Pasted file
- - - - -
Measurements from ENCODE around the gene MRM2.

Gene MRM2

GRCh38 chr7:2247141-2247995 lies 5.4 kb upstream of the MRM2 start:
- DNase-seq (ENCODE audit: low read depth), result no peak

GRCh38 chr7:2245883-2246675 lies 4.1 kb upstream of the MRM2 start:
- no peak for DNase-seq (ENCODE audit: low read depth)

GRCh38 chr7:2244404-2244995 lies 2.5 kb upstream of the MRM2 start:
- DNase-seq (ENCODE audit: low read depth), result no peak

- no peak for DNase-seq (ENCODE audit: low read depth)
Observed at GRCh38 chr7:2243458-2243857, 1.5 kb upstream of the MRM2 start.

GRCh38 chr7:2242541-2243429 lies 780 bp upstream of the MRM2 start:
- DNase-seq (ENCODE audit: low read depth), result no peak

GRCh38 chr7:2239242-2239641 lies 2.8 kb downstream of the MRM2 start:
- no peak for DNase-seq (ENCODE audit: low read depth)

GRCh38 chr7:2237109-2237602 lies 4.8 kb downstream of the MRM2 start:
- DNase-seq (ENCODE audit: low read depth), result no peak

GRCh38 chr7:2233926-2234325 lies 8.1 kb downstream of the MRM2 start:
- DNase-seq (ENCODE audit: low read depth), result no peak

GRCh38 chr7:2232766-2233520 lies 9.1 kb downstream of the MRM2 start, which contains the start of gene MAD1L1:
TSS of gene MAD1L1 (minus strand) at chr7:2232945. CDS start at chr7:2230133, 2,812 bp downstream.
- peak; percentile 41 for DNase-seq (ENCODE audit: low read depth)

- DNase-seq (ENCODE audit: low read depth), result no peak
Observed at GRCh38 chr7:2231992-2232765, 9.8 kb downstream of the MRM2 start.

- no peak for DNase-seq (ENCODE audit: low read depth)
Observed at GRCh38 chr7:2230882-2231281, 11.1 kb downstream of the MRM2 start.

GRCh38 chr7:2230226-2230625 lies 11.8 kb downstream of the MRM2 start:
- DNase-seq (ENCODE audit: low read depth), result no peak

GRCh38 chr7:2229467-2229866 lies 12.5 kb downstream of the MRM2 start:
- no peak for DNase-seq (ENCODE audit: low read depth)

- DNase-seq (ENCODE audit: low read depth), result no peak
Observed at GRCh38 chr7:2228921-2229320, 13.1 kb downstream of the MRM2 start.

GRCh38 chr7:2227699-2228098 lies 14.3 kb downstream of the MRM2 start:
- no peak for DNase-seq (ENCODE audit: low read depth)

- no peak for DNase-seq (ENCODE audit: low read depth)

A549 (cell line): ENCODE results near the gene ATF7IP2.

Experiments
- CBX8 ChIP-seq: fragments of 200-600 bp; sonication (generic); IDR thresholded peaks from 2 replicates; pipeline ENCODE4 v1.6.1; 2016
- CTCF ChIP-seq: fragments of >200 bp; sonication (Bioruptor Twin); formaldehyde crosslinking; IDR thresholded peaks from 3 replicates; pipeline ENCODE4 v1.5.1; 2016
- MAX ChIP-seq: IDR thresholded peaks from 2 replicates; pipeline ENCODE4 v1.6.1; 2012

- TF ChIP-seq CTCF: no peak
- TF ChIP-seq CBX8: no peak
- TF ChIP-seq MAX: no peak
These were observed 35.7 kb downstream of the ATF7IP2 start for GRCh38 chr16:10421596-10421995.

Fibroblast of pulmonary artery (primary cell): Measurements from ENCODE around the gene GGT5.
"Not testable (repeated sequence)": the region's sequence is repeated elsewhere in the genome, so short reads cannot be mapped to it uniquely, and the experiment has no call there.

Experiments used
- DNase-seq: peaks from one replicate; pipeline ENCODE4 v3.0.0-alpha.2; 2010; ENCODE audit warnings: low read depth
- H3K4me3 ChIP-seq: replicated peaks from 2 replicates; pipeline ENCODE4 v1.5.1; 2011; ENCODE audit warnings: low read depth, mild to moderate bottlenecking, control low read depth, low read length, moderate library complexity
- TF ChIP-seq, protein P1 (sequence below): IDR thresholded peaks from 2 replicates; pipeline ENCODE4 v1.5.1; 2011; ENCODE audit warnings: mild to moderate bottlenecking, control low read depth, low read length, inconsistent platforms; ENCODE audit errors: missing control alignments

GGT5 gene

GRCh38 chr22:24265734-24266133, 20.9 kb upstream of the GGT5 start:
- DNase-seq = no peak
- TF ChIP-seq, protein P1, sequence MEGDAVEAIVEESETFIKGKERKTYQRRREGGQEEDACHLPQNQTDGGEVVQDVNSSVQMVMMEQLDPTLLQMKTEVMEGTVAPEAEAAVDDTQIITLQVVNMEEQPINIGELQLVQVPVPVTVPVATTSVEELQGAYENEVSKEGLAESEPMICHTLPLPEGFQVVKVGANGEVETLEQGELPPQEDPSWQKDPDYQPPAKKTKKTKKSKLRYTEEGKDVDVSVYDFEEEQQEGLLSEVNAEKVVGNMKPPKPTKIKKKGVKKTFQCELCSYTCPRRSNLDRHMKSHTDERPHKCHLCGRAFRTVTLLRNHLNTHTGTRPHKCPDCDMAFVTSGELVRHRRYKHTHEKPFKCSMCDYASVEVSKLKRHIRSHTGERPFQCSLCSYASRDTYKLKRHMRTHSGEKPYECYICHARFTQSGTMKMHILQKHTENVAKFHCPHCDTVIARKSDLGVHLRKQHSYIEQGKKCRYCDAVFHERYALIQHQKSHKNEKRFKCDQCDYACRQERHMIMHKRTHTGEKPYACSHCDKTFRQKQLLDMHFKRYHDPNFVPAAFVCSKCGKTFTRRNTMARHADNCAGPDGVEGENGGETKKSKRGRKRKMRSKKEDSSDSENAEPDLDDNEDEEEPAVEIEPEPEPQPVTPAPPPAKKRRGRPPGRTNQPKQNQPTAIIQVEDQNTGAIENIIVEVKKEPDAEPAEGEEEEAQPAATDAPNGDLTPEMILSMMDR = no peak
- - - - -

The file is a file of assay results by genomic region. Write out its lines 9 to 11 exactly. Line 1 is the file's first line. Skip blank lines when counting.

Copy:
- no peak for DNase-seq (ENCODE audit: low read depth)
Observed at GRCh38 chr7:2243458-2243857, 1.5 kb upstream of the MRM2 start.

GRCh38 chr7:2242541-2243429 lies 780 bp upstream of the MRM2 start: